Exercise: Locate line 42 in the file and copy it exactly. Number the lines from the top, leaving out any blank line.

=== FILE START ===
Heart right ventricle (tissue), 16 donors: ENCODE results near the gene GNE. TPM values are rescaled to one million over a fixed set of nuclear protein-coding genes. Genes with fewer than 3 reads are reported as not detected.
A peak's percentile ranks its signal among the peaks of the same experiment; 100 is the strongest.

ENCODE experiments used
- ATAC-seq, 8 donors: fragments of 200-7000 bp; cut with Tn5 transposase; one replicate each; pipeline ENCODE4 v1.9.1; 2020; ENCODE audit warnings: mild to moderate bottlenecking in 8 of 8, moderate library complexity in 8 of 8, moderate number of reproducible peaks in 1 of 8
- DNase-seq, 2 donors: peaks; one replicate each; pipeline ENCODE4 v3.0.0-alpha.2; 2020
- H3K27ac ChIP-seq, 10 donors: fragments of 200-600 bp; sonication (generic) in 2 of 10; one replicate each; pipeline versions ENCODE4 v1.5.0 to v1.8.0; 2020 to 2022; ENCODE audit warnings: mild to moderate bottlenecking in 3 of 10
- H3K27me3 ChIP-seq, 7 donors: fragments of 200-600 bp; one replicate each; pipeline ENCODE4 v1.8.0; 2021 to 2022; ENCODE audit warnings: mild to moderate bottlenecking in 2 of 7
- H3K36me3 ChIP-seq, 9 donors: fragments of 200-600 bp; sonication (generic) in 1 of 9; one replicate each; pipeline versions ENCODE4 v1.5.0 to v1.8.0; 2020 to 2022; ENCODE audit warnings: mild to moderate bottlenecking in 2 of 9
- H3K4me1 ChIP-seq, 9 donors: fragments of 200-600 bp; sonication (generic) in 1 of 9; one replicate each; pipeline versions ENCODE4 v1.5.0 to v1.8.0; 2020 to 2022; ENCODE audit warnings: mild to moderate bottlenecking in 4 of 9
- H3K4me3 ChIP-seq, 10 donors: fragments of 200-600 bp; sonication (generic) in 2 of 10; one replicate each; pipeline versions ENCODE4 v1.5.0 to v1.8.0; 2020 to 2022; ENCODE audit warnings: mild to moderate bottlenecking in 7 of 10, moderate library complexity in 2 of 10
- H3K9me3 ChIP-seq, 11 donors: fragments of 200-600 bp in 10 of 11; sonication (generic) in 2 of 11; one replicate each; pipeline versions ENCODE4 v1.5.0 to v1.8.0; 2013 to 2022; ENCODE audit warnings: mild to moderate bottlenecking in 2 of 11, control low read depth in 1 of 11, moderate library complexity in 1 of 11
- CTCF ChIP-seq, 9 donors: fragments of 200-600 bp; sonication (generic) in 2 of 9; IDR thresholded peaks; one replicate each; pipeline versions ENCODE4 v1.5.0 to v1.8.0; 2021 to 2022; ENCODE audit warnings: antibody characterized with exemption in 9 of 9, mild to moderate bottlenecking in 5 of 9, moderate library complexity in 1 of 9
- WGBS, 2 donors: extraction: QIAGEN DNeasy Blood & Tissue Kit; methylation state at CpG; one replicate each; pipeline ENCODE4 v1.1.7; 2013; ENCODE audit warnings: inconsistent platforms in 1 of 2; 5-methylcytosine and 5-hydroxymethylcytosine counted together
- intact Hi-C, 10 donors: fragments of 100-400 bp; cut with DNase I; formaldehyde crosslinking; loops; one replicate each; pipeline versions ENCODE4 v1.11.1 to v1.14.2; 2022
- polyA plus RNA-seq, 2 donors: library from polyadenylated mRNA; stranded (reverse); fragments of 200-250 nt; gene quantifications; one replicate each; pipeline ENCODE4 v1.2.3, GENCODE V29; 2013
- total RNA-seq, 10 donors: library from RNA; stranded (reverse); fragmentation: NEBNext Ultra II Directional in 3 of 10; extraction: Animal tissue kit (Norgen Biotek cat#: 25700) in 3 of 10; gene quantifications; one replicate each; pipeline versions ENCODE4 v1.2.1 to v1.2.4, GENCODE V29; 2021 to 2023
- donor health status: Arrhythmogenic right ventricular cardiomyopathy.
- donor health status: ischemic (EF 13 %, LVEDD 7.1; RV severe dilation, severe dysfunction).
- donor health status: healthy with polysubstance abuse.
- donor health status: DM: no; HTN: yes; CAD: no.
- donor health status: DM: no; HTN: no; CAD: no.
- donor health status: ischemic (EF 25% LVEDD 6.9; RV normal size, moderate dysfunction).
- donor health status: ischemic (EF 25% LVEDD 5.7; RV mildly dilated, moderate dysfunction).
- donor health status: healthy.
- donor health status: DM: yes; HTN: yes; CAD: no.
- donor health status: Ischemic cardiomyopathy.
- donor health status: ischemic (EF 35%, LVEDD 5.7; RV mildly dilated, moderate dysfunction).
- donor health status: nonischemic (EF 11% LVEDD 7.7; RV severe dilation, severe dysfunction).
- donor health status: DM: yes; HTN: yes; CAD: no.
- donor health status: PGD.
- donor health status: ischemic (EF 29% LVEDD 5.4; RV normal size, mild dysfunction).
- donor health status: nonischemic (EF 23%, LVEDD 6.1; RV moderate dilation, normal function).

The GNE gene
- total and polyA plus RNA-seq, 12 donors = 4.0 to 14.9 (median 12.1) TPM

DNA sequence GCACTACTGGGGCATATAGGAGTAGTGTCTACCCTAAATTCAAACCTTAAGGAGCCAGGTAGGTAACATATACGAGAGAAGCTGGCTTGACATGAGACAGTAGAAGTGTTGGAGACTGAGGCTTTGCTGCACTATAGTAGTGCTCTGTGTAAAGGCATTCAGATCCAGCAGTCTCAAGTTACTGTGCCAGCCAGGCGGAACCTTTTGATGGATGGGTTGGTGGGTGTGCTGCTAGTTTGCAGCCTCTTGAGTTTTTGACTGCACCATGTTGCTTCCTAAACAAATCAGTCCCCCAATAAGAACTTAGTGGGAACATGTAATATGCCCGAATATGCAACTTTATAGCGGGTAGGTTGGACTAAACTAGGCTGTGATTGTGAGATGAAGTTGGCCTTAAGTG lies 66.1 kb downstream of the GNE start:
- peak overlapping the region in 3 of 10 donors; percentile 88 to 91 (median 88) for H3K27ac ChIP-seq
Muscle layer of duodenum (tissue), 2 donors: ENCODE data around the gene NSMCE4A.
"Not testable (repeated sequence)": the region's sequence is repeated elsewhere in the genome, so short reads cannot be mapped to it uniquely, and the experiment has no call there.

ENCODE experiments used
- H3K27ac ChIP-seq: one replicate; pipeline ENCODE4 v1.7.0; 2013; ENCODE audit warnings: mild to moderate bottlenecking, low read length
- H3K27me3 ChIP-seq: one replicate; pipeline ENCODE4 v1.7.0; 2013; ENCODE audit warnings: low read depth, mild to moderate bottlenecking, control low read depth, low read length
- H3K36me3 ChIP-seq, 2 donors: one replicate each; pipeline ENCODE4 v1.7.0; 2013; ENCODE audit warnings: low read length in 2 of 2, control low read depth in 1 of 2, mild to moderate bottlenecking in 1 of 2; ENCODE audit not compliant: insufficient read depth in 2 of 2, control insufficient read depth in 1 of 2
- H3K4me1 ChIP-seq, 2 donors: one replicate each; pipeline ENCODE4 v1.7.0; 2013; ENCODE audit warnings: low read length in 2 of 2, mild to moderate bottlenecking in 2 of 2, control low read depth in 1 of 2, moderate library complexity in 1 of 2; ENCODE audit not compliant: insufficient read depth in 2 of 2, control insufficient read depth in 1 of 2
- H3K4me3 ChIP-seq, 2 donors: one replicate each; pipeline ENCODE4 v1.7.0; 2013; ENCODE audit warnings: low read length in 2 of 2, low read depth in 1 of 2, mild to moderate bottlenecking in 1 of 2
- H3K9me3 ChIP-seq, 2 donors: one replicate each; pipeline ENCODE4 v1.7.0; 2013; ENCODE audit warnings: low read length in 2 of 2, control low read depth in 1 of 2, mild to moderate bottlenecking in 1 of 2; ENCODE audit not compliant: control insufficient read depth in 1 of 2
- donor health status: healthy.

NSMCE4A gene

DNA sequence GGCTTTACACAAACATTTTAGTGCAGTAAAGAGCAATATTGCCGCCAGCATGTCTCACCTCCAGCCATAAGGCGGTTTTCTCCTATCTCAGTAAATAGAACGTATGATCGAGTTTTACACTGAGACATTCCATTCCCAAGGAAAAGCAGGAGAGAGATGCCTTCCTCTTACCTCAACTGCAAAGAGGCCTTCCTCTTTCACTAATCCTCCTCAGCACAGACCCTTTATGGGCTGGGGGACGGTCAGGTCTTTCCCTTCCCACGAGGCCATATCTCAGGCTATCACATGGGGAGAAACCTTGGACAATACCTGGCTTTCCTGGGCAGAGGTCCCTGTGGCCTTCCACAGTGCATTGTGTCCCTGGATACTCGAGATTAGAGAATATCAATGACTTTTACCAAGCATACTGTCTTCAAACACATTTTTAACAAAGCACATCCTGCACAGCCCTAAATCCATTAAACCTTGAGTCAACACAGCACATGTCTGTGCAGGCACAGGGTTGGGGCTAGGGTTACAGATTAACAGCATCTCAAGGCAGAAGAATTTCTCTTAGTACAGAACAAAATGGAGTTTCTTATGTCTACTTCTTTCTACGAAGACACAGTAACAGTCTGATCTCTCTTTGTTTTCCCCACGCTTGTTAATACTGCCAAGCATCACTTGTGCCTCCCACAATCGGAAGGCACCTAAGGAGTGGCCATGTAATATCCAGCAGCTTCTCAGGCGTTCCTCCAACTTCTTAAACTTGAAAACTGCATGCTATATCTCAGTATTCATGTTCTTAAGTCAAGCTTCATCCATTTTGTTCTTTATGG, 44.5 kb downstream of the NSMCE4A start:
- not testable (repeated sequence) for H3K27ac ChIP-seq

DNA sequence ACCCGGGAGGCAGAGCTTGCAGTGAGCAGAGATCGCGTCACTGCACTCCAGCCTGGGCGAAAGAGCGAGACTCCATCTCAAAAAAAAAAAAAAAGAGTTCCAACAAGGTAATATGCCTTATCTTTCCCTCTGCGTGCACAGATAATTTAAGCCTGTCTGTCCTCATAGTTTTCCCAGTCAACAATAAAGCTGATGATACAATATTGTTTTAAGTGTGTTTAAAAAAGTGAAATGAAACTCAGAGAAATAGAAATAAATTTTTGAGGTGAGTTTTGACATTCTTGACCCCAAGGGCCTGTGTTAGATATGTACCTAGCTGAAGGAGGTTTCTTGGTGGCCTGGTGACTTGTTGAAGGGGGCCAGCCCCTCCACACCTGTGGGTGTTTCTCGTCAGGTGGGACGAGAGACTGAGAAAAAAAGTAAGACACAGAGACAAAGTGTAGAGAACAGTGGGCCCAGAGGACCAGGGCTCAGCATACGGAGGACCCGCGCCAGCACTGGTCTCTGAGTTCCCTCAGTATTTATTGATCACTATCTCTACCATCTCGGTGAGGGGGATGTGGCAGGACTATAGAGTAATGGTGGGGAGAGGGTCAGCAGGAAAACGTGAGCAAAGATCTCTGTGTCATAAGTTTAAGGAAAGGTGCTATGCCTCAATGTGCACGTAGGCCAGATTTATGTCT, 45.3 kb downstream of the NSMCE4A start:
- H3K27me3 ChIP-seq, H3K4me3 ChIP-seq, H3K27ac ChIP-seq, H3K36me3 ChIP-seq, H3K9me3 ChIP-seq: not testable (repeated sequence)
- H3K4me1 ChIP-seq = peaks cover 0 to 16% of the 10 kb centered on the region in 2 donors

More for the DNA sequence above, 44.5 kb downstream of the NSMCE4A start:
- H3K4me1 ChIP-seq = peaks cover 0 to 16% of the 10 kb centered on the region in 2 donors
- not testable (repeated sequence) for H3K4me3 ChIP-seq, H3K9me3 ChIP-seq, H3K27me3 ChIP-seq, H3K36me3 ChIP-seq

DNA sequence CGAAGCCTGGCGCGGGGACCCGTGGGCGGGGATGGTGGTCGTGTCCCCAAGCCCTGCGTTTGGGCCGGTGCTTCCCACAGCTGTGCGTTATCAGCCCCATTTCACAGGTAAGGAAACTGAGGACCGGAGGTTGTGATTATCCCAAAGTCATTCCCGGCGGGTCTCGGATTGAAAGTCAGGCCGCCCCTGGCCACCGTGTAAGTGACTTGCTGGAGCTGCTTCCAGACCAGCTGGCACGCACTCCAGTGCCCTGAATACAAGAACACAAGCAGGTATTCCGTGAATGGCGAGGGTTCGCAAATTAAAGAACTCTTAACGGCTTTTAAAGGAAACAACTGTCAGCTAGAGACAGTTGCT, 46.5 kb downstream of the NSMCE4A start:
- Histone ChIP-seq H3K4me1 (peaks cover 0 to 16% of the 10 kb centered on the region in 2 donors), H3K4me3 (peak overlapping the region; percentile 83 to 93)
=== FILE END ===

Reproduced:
- H3K36me3 ChIP-seq, 2 donors: one replicate each; pipeline ENCODE4 v1.7.0; 2013; ENCODE audit warnings: low read length in 2 of 2, control low read depth in 1 of 2, mild to moderate bottlenecking in 1 of 2; ENCODE audit not compliant: insufficient read depth in 2 of 2, control insufficient read depth in 1 of 2